Fear of reprisals kept the VA scandal a secret

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(CNN) – It began with secret texts to untraceable phones. Meetings took place in seedy bars, dark alleys, gas stations. Actual documents came in packages without notes, without return addresses.

You would think the secrets being passed dealt with national security, organized crime or the corruption of high public officials. Nope.

The secrets these whistleblowers began telling CNN last summer dealt with the deplorable treatment, or lack of treatment, of American veterans.

But why all that secrecy?

Employees of the U.S. Department of Veterans Affairs, from all across the country, told us people who speak out face retaliation that could end their careers and permanently harm their family’s finances and futures.

Today, the Office of Special Counsel announced details from VA whistleblower cases illustrating just how true that fear at the VA has become.

The OSC announced it is now looking into allegations of reprisals against 37 employees from the Department of Veterans Affairs. The OSC said it has received the complaints from employees at VA facilities in 19 states. And the complaints run the gamut — from allegations of retaliation for disclosing improper scheduling practices to retaliation for exposing other threats to patient care.

“Receiving candid information about harmful practices from employees will be critical to the VA’s efforts to identify problems and find solutions,” said Special Counsel Carolyn Lerner. “However, employees will not come forward if they fear retaliation.”

Lerner’s staff recently blocked disciplinary actions against three VA employees after they “disclosed wrongdoing.” Lerner’s staff says the VA agreed to hold off on the proposed discipline. This will allow the OSC to further investigate the reprisal claims, they said.

In the just the past fiscal year, the Office of Special Counsel has fought the punishment of 14 VA employees who had been retaliated against for being critical of the agency.

VA doctors scared to talk

Last fall, six doctors in Columbia, South Carolina and Augusta, Georgia, came forward to describe to CNN how delayed colonoscopies and endoscopies had led to the death of as many as 20 veterans. None would appear on camera.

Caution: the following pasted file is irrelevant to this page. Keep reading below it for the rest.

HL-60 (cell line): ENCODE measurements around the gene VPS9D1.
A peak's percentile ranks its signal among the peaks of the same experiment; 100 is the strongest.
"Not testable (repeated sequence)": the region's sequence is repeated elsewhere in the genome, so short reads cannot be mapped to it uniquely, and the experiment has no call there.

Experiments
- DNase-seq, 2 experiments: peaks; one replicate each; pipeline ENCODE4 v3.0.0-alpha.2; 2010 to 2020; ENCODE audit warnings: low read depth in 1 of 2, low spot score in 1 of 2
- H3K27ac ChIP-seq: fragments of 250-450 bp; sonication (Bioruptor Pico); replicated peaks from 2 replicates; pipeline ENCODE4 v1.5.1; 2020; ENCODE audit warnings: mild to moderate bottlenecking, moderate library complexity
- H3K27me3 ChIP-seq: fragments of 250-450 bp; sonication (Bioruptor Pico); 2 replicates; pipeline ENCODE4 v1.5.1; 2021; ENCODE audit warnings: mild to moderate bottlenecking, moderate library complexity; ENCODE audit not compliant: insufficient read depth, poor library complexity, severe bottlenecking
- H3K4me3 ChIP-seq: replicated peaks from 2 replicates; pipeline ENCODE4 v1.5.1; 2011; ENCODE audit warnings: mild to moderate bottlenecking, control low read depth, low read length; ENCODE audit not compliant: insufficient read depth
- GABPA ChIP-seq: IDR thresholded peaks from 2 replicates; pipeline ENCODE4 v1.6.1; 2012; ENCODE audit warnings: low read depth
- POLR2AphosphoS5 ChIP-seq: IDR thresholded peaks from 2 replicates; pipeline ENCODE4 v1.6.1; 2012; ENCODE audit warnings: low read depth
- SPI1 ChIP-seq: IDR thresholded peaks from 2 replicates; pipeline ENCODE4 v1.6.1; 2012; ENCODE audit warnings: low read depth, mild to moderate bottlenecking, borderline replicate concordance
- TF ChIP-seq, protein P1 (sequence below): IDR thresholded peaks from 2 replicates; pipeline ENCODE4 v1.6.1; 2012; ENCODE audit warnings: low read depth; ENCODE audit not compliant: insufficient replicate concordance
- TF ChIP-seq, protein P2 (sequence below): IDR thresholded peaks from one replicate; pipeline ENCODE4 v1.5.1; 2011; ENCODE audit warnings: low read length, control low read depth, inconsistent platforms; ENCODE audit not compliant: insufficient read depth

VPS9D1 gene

None would even allow us to quote them. But they begged CNN to tell the story.

One doctor would meet only privately in an unpopular, seedy restaurant where he felt certain no one would recognize him.

Another doctor only met with us and spoke in a dark, outside location where no one could see him.

Another doctor asked us to only speak through a third-person intermediary, providing documents that could not be traced but that could be authenticated to provide us reliable sourcing.

Code word: ‘Tender Vittles’

On background, CNN began conversing with one of the doctors who was so frightened of retaliation that he asked that we text him on a private, untraceable cell phone using coded language. And he asked that any phone calls or e-mails had to start with the words “Tender Vittles,” as a way to identify it was “safe” to move ahead with him.

Several of the doctors, we were told, had tried to tell administrators of their concerns that patients were being harmed by delays and that some had died or suffered serious injuries.

But we were told those doctors were treated harshly by administrators who did not want to hear of the complaints.

All the doctors confirmed to us that VA officials had posted warnings in the hospital’s halls and elevators that no VA employees could speak with the media or divulge details of what went on inside the hospital. The warnings, the doctors said, included details about laws that could be violated and penalties that employees could face, including financial reparations and even jail time, if they were to speak out publicly, and if the hospital suffered financial losses as a result.